Yesterday, we published an analysis of a viral avalanche video. Many of you responded, and we’ve seen a lot of positivity and maturity in that response. A very warm thank you to all of you who have contributed to the discussion, especially to Tom, who’s been a great sport. Tom’s willingness to face public scrutiny on this turned his bad day into a great learning opportunity.
We want to follow up on yesterday’s post with a couple of points. First, those of you who pointed out visible wind effect as another warning sign are absolutely right. Wind can affect avalanche conditions in a number of ways, including loading slopes, pressing snow particles into firm slabs, and creating snowpack inconsistencies that lead to trigger points. Wind can also be beneficial– for example, it can prevent persistent weak layers from forming by knocking over surface hoar. The effects of wind on Tom’s slope were visible in his video in the sweeping ripples across the snow. The Sea-to-Sky locals who are tuned to mountain conditions, folks with acute avalanche awareness, could very well have suspected wind slab problems without ever leaving the valley. It’s been blowing for a couple days.
We add this cautiously, as our intention is not to publish a complete report on Tom’s avalanche. Snowboard Canada is not a teaching organization, and is not part of the professional avalanche community. Some of you wrote to emphasize the importance of experience in gaining avalanche skills, to say you can’t just learn it from a book. That’s true. Stronger, you can’t just learn it from an online magazine. We’ll write on the importance of avalanche awareness in the future, and give advice on safe practice, but will again fail to be comprehensive.
Moving on. Yesterday, we said the following:
“There might have been a lot of other things that Tom did right. He might have checked the Avalanche Canada bulletin and seen mod-low-low. He might have done a good beacon practice with his partner the night before. He might have taken an AST 1, and learned some good red flags for likely avalanche activity.”
There’s a sentence there that needs better flushing out. Some of you have argued that Avalanche Canada’s danger ratings are misleading, or dismissive of real danger. And it’s reasonable to wonder why a slide as seemingly dangerous as Tom’s happened when the forecast said moderate danger in the alpine. We’d like to offer some explanation of Avalanche Canada’s forecasting process (spoiler alert, the upshot here is that the onus is on you for critical engagement). AvCan shares information with a number of technicians, organizations, and backcountry users who are trained to make rigorous observations of snowpack, avalanche, and weather activity. The forecasters who decide the danger ratings draw on information from sources like heli, cat, and lodge operations, ski resorts, and professional guides. They face a difficult job, because the regions their forecasts cover are very large, and avalanche conditions are dependant on very sensitive factors that vary between slopes on a single mountain, let alone between mountain ranges. Moderate danger in the sea-to-sky is a statement about Black Tusk, Poop Chutes, Brandywine, and the Tantalus Range (this is not an exhaustive list). Those four areas are wildly different, even in terms of how they interact with storms.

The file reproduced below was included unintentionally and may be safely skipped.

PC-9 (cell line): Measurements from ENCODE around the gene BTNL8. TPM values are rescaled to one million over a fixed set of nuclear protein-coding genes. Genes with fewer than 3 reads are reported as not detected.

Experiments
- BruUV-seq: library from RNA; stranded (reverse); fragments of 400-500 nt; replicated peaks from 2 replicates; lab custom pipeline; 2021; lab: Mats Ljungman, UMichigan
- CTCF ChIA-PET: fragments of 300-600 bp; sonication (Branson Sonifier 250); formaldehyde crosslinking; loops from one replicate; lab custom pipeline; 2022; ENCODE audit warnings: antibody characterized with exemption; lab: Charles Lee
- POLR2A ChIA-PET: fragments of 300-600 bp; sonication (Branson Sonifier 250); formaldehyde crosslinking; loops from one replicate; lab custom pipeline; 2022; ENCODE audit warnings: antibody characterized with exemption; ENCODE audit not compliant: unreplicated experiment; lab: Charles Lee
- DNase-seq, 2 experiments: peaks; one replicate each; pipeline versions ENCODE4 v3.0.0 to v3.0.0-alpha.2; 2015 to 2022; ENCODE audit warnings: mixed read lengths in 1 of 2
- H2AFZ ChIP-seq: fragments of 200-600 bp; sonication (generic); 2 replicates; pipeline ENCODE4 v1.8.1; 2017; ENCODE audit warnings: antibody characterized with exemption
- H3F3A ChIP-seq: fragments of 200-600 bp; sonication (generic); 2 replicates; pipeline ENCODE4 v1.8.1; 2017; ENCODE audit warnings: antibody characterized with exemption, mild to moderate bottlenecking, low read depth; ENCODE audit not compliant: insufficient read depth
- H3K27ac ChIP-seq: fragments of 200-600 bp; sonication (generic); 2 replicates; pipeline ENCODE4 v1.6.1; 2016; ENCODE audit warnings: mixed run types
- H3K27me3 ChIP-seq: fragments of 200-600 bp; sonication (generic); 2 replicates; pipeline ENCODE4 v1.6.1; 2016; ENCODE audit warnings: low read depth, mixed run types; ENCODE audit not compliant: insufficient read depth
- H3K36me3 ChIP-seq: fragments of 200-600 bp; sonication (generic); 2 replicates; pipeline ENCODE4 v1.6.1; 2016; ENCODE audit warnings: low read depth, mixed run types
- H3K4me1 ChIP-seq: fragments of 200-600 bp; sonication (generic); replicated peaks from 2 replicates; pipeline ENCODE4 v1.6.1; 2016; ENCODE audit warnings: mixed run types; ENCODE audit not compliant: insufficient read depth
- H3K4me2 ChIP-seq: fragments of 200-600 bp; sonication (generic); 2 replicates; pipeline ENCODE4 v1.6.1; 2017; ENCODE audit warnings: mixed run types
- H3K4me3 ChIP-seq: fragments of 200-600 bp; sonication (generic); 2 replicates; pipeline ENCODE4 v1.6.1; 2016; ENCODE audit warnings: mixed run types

This may seem, at the surface, negligent. How can an official body, one responsible for your safety in the backcountry, publish such general information? Two points. First, AvCan is not responsible for your safety. You are. Second, the information in an avalanche forecast is much richer than danger ratings. Past that brightly coloured ‘moderate,’ though, reading them requires some background understanding of avalanche phenomena. These forecasts become less effective quickly if dumbed down. Boosting danger ratings to accommodate public ignorance starves informed users of essential objectivity. If AvCan caters to the lowest common denominator, the users who are most frequently in the backcountry (i.e. experienced and informed users) will not get the information they need to safely handle hazards.
If you read a forecast properly, you’ll have a great set of warnings and information that tell you what to look for, that do a wonderful job of beginning to limit your uncertainty. Uncertainty is a term that avalanche professionals use to describe a lack of information. Tom’s slide came with a high level of uncertainty. Observations like those made by Mr. Cote on Wednesday are the next steps in limiting uncertainty. Our post yesterday mentioned avoiding terrain unless you have a great reason not to. That great reason comes with bringing uncertainty to a very low level.
The skills you need to bring Avalanche Canada’s macro information to the micro level you need to safely ride the backcountry come with education. Last year, we organized a course with Avalanche Canada for our friends Blair Habenicht and Jason Robinson, part of a content rollout we’d scheduled for our next print issue. The rollout includes a video component, which we’ve decided to share today:
Still with us?
A final point: we stated that understanding the language of our analysis from yesterday is a prerequisite for using the backcountry. We stand by that, but would like to add a caveat. Throughout Canada, there is a rich community of guides and backcountry services that can take you, safely, into the mountains. You can ride your dream lines, even if all of this is overwhelming and intimidating, under the supervision of professionals. Please, if you’re not comfortable making critical decisions in the backcountry, look at hiring a guide as your way in.